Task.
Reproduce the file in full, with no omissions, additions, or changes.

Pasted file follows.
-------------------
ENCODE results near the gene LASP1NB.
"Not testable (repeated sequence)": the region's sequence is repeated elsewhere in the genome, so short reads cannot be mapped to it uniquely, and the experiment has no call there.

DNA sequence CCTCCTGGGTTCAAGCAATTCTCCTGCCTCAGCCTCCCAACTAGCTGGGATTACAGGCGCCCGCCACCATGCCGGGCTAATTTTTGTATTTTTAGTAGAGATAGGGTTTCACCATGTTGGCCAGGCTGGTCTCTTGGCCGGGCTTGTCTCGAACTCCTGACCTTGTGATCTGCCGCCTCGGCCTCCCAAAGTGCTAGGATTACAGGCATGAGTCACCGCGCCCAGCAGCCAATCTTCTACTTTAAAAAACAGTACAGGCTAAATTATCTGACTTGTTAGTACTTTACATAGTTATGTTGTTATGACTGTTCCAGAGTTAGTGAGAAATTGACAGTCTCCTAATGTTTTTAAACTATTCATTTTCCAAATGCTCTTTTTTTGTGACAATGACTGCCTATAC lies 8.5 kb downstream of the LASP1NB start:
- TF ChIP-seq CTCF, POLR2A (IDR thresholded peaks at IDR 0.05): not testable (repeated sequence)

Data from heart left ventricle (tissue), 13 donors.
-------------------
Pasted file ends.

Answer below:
ENCODE results near the gene LASP1NB.
"Not testable (repeated sequence)": the region's sequence is repeated elsewhere in the genome, so short reads cannot be mapped to it uniquely, and the experiment has no call there.

DNA sequence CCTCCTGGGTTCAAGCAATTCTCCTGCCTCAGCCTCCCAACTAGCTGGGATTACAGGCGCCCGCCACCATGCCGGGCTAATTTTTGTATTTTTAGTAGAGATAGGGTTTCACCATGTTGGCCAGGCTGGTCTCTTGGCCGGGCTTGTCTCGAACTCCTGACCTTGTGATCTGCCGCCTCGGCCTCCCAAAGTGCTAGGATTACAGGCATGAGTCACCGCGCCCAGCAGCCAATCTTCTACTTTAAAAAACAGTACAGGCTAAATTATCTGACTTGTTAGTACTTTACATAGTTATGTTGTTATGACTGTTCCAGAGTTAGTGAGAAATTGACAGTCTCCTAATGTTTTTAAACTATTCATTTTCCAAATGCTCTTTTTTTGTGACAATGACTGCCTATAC lies 8.5 kb downstream of the LASP1NB start:
- TF ChIP-seq CTCF, POLR2A (IDR thresholded peaks at IDR 0.05): not testable (repeated sequence)

Data from heart left ventricle (tissue), 13 donors.